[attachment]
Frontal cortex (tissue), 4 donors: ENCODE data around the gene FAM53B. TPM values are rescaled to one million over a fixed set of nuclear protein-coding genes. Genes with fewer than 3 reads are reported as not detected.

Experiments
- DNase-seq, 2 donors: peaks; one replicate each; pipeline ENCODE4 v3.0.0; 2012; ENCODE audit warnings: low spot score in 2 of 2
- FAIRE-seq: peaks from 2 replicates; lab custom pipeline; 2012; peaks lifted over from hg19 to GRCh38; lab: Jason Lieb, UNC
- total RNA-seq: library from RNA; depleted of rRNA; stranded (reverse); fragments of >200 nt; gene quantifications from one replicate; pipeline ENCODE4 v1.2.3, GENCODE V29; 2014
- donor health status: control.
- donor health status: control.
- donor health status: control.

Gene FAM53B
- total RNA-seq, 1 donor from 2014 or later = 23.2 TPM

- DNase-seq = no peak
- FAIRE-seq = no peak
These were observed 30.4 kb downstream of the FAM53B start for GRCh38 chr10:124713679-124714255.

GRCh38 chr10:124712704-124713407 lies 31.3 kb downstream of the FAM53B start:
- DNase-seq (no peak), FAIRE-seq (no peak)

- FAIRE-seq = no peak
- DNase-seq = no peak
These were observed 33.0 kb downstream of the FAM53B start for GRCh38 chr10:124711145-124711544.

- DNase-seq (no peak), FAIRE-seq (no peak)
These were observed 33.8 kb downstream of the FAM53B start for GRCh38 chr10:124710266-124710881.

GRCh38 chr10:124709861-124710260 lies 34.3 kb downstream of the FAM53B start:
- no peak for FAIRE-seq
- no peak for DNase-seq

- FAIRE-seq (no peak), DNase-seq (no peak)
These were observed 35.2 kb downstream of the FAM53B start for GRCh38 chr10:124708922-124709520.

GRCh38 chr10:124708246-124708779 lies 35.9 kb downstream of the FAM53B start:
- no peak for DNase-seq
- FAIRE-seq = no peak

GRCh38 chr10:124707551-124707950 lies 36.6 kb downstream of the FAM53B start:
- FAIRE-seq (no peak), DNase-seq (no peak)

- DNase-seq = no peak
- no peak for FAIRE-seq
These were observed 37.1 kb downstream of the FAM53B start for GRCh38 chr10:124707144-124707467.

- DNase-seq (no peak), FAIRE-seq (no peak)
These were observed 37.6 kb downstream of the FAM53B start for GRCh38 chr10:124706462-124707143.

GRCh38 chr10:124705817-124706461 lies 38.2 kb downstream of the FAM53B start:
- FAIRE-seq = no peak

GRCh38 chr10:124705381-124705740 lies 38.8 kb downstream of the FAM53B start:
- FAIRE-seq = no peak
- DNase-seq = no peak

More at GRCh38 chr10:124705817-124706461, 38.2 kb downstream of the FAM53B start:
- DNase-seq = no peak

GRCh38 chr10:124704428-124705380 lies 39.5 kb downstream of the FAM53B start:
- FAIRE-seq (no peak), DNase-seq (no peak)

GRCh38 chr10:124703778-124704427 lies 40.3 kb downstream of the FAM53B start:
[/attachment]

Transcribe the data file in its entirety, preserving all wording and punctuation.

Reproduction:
Frontal cortex (tissue), 4 donors: ENCODE data around the gene FAM53B. TPM values are rescaled to one million over a fixed set of nuclear protein-coding genes. Genes with fewer than 3 reads are reported as not detected.

Experiments
- DNase-seq, 2 donors: peaks; one replicate each; pipeline ENCODE4 v3.0.0; 2012; ENCODE audit warnings: low spot score in 2 of 2
- FAIRE-seq: peaks from 2 replicates; lab custom pipeline; 2012; peaks lifted over from hg19 to GRCh38; lab: Jason Lieb, UNC
- total RNA-seq: library from RNA; depleted of rRNA; stranded (reverse); fragments of >200 nt; gene quantifications from one replicate; pipeline ENCODE4 v1.2.3, GENCODE V29; 2014
- donor health status: control.
- donor health status: control.
- donor health status: control.

Gene FAM53B
- total RNA-seq, 1 donor from 2014 or later = 23.2 TPM

- DNase-seq = no peak
- FAIRE-seq = no peak
These were observed 30.4 kb downstream of the FAM53B start for GRCh38 chr10:124713679-124714255.

GRCh38 chr10:124712704-124713407 lies 31.3 kb downstream of the FAM53B start:
- DNase-seq (no peak), FAIRE-seq (no peak)

- FAIRE-seq = no peak
- DNase-seq = no peak
These were observed 33.0 kb downstream of the FAM53B start for GRCh38 chr10:124711145-124711544.

- DNase-seq (no peak), FAIRE-seq (no peak)
These were observed 33.8 kb downstream of the FAM53B start for GRCh38 chr10:124710266-124710881.

GRCh38 chr10:124709861-124710260 lies 34.3 kb downstream of the FAM53B start:
- no peak for FAIRE-seq
- no peak for DNase-seq

- FAIRE-seq (no peak), DNase-seq (no peak)
These were observed 35.2 kb downstream of the FAM53B start for GRCh38 chr10:124708922-124709520.

GRCh38 chr10:124708246-124708779 lies 35.9 kb downstream of the FAM53B start:
- no peak for DNase-seq
- FAIRE-seq = no peak

GRCh38 chr10:124707551-124707950 lies 36.6 kb downstream of the FAM53B start:
- FAIRE-seq (no peak), DNase-seq (no peak)

- DNase-seq = no peak
- no peak for FAIRE-seq
These were observed 37.1 kb downstream of the FAM53B start for GRCh38 chr10:124707144-124707467.

- DNase-seq (no peak), FAIRE-seq (no peak)
These were observed 37.6 kb downstream of the FAM53B start for GRCh38 chr10:124706462-124707143.

GRCh38 chr10:124705817-124706461 lies 38.2 kb downstream of the FAM53B start:
- FAIRE-seq = no peak

GRCh38 chr10:124705381-124705740 lies 38.8 kb downstream of the FAM53B start:
- FAIRE-seq = no peak
- DNase-seq = no peak

More at GRCh38 chr10:124705817-124706461, 38.2 kb downstream of the FAM53B start:
- DNase-seq = no peak

GRCh38 chr10:124704428-124705380 lies 39.5 kb downstream of the FAM53B start:
- FAIRE-seq (no peak), DNase-seq (no peak)

GRCh38 chr10:124703778-124704427 lies 40.3 kb downstream of the FAM53B start: